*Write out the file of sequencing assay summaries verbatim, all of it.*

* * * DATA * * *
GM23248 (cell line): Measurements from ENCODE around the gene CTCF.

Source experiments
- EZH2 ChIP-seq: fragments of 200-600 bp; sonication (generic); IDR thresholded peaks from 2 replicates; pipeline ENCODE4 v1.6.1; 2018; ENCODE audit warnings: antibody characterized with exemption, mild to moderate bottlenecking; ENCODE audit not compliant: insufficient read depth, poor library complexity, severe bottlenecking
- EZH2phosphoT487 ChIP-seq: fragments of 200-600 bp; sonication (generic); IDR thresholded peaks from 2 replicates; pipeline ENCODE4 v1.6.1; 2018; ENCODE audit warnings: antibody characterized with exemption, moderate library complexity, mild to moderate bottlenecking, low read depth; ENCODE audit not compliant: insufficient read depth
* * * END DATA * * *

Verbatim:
GM23248 (cell line): Measurements from ENCODE around the gene CTCF.

Source experiments
- EZH2 ChIP-seq: fragments of 200-600 bp; sonication (generic); IDR thresholded peaks from 2 replicates; pipeline ENCODE4 v1.6.1; 2018; ENCODE audit warnings: antibody characterized with exemption, mild to moderate bottlenecking; ENCODE audit not compliant: insufficient read depth, poor library complexity, severe bottlenecking
- EZH2phosphoT487 ChIP-seq: fragments of 200-600 bp; sonication (generic); IDR thresholded peaks from 2 replicates; pipeline ENCODE4 v1.6.1; 2018; ENCODE audit warnings: antibody characterized with exemption, moderate library complexity, mild to moderate bottlenecking, low read depth; ENCODE audit not compliant: insufficient read depth